Play is a child’s work

Growing up is a lot of work.  Children are learning and developing and seeking to understand their environment each and every day. As adults, we have reached the point where some things feel so intuitive: left vs right, how to read stoplight, how to roll a ball out of play dough. And yet, in reality – all of those things were learned at some point in our lives. Some items are memorized, like left and right; others are developed through experience and practice, like how to roll the best play dough ball.

I have heard it said many times that “play is a child’s work”. This means that it is essentially a child’s job to be playing. This is where they experience their world, see what happens when they take certain actions and learn how to deal with the results. Here are some great forms of “play” that will help a child do their “work”.

Craft Time: I have said it many times that I believe in offering a wide variety of supplies for children to use as they choose for creations.  Paper Towel Tubes, cereal boxes, googly eyes, scissors, duct tape, masking tape etc can turn into cardboard robots, merry-go-rounds, anything the child can think of.

Dress Up: Old Halloween costumes, left over hats and scarves from Mom and Dad or picking up some crazy glasses or props at a toy store can allow the children to have some great creative playtime.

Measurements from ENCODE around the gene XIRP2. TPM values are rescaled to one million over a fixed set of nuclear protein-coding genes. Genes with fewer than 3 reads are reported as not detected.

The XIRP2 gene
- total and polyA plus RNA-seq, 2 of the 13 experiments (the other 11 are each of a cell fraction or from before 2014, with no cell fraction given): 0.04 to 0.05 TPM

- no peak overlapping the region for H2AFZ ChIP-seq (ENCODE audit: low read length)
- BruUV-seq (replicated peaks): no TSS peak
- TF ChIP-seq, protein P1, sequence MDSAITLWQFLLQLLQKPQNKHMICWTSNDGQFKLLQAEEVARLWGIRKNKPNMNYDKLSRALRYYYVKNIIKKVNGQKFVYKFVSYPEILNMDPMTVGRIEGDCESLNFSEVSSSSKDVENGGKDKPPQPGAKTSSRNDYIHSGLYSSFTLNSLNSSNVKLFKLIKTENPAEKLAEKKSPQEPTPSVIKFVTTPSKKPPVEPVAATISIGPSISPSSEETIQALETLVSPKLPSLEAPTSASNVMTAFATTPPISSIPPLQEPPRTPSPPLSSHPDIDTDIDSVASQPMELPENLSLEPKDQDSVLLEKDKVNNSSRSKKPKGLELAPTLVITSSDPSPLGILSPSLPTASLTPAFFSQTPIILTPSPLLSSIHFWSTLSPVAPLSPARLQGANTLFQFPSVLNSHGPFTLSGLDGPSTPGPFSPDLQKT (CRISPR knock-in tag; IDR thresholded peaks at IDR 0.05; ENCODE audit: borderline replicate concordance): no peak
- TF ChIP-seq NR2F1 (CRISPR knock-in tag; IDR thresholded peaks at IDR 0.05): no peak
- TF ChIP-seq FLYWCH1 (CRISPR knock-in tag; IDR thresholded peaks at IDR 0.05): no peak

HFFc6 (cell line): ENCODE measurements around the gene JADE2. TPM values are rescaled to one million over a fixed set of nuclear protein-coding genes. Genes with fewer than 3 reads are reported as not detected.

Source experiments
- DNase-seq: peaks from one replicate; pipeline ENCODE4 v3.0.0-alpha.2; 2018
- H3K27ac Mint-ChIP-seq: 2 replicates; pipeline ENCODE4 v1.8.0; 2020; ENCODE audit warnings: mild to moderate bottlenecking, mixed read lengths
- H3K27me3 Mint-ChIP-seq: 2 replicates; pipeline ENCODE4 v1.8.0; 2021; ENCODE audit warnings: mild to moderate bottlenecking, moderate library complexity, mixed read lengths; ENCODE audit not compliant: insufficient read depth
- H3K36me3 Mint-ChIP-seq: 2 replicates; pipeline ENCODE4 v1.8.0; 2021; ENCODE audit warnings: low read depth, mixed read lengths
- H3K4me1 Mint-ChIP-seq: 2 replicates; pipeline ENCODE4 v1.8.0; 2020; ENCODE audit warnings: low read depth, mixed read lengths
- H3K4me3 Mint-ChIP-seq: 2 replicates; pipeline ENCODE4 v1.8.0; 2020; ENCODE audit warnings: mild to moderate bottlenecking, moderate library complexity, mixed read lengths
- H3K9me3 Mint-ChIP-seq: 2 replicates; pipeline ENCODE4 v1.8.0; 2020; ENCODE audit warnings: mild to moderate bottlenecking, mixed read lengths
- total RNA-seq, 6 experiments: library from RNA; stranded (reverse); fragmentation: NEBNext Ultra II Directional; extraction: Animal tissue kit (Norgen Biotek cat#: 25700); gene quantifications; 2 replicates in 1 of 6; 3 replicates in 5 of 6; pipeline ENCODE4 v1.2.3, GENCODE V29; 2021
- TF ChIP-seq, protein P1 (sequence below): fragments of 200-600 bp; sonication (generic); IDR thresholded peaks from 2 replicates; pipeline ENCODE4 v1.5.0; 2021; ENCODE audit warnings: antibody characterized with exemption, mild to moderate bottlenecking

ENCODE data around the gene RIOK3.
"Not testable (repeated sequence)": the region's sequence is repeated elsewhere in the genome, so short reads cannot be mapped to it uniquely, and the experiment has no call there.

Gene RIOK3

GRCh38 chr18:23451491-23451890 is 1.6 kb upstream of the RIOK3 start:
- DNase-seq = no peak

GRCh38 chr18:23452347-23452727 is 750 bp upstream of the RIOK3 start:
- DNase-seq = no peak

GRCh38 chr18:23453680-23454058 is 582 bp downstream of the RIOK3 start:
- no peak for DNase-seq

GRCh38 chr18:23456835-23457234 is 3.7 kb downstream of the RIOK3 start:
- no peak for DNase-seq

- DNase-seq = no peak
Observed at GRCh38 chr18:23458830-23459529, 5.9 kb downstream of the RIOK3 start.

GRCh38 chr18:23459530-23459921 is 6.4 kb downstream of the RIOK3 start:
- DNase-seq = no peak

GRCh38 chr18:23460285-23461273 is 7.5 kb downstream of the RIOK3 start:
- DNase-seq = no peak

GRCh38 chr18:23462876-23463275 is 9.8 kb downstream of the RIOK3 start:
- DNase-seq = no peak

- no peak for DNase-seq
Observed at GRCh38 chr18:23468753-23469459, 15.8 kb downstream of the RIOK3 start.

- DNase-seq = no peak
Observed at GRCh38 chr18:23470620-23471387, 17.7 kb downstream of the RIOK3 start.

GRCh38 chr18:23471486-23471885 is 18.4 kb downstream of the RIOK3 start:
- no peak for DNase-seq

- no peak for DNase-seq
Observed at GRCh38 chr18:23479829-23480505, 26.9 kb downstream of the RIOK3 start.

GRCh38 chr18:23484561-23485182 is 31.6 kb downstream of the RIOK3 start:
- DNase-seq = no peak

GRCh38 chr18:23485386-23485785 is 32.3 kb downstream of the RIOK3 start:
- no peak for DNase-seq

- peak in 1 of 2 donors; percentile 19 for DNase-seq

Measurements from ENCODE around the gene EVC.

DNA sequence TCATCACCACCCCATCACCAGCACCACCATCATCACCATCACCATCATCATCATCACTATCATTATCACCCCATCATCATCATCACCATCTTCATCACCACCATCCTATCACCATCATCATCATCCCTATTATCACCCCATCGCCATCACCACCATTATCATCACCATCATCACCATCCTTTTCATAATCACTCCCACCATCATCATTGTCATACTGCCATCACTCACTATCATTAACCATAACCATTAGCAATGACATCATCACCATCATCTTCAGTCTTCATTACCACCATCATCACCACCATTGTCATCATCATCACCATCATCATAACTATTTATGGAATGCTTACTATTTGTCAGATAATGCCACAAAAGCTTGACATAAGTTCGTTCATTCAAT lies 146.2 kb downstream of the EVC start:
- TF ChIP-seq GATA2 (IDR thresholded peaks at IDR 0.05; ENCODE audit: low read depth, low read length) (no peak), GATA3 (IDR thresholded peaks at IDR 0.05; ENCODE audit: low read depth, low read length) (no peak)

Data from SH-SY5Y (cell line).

Gross Motor Skills: It feels like play, but anytime you and a child are kicking a ball, playing catch, playing hopscotch, walking on a line taped to the floor, their body is learning how to work as a unit.  There is also something great for our brains and bodies when you complete tasks that require arms to cross over the vertical midline of your body. Challenge your child to cross arms and touch their ear lobes or cross arms and touch their knees.

Fine Motor Skills: Get out those crayons and colored pencils and have coloring time. Instead of pre-defined coloring sheets, offer a blank sheet of paper and see what they want to create. Using small thin crayons will actually help children work on their pencil grip better than the fat, chubby ones, so be sure to give those a try.

Story Telling: Children that are pre-writers still have a lot to share.  Challenge your young children to “tell a story” with a picture – no words needed. After they draw the story have them tell you what happens.

So – give some of these a try and help your children do a little more of their “work” every day!

This entry was posted in Craft Ideas, Parenting Tips. Bookmark the permalink. Both comments and trackbacks are currently closed.

Recent reflections from our blog